The boat lurched suddenly on the choppy seas, and a wicked crosswind lifted one corner of the tarp. ShaoShu quickly snatched it back down, catching a glimpse of General Tonglong’s long ponytail braid swaying just a few paces away. ShaoShu shuddered. Tonglong—the Mantis—was uncomfortably close.

As a homeless street urchin, ShaoShu had a lifetime of practice hiding in small, inconspicuous places. He had an unnatural ability to bend and twist his small body into all sorts of strange shapes, and he put these skills to use stowing away here on Tonglong’s Chinese man-o-war in order to steal some information for his new friends. This, however, had been more than he’d bargained for. Perhaps he’d pushed his luck too far.

ShaoShu shifted his position ever so slightly, and he felt the weight of the shiny cylindrical object resting on his lap. It was nothing really, some sort of spyglass. While it might prove useful to him, he had mainly taken it because it was made of a highly polished brass and glimmered with a luster he couldn’t resist. It was this same fascination with shiny objects that had brought him to his current hiding place.

With each passing wave, ShaoShu sank deeper into the largest pile of treasure he’d ever seen. He was surrounded by riches that even the Emperor would be hard-pressed to imagine: golden goblets, impossibly intricate jade figurines, mounds of pearl jewelry— all of it piled here on the boat’s deck and covered with a tarp like a worthless bale of straw. There were other piles, too, though none as large or magnificent as this one.

The treasure was connected to a series of dragon scrolls that contained secret dragon-style kung fu fighting techniques. One of the scrolls was also a map, and Tonglong had used it first to find Ying’s mother’s house, then to locate the treasure in a secret seaside cave. The cave was only accessible at low tide, and Tonglong had timed his arrival perfectly. In less than an hour, his men had stripped the cave of its contents. Now Tonglong was headed south to take care of what he called “personal business.”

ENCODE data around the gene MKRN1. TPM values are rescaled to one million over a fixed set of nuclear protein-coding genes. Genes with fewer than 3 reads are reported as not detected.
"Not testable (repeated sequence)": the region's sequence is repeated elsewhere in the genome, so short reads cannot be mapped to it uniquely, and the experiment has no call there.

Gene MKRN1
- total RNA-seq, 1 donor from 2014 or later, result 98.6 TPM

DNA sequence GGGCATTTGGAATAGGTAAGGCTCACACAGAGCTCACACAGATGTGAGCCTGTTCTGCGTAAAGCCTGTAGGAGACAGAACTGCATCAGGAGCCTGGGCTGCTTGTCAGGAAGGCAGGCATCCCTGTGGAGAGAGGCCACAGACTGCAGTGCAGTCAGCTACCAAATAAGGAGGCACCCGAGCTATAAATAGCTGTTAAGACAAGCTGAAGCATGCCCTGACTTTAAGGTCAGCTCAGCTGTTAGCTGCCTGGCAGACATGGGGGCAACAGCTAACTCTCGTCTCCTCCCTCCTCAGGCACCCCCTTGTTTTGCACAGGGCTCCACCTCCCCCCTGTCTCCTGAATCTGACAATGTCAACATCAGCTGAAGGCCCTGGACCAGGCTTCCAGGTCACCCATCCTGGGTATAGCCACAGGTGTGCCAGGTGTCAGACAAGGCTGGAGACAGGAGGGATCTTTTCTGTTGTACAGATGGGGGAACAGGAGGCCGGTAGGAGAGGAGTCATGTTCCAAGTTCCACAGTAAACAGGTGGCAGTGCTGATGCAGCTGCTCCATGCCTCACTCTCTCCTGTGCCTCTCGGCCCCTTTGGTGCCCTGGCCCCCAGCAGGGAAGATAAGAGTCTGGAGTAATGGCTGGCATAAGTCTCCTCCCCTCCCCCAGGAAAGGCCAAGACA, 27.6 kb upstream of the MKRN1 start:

ShaoShu didn’t know what that business was, but he was certain he had already gathered plenty of information for Ying and Hok. The moment he saw an opportunity to sneak off the ship, he would make a break for it.

Having been aboard the better part of a day and a night, ShaoShu had learned the rhythms of the ship’s watches. The laziest sailors were assigned to the watch that began at sunset, so that would be the best time to make his move. In the meantime, he would just have to wait.

From somewhere high above the deck, he heard a lookout shout, “Sail ho!”

“What do you see?” Tonglong asked, his metallic voice too close for ShaoShu’s comfort.

“It’s a foreign sloop, sir,” the lookout replied. “By the shape of the stern and the rake of the mast, I’d guess she’s Dutch-built. Single mast with a reefed mainsail and a storm jib set taut. She’s fast, sir, and sailed by seasoned seamen. No question about it, the way that rigging is set. She’s off our stern, if you’d like to have a look.”

“Has anyone found my telescope yet?” Tonglong roared.

No one replied.

Tonglong stormed across the deck. “Whoever stole it will be strung up in the rigging for the birds to pluck out his eyes and feast on his liver!”

Uh-oh, ShaoShu thought, silently taking Tong?long’s spyglass off his lap and placing it on the treasure pile.

“Can you see who’s aboard?” Tonglong called to the lookout.

“Aye, sir. Looks to be a bunch of children, if you can believe it. Four boys and a girl. At least, I think it’s a girl. She’s in a dress.”

ShaoShu’s heart leaped. That had to be Hok, along with some helpers! Maybe Ying was with her, too. ShaoShu had last seen Hok at the apothecary shop, and she must have figured out where he’d gone. She was coming to rescue him! Hok and Ying were the smartest, kindest, bravest people he’d ever met.

“What would you like me to do, sir?” someone asked Tonglong.

“If they get close enough, blow them out of the water. People in this region need to learn to steer clear of me.”

A large lump formed in ShaoShu’s throat. He’d forgotten about the gigantic qiangs, or cannons, as the sailors called them, lashed to the deck rails.

As he tried to decide what to do next, a quick darting movement caught ShaoShu’s eye. He froze, and his nose twitched. He locked his gaze on the far side of the tarp and saw a small brown blur darting about close to the ground. A mouse! He couldn’t believe his good luck.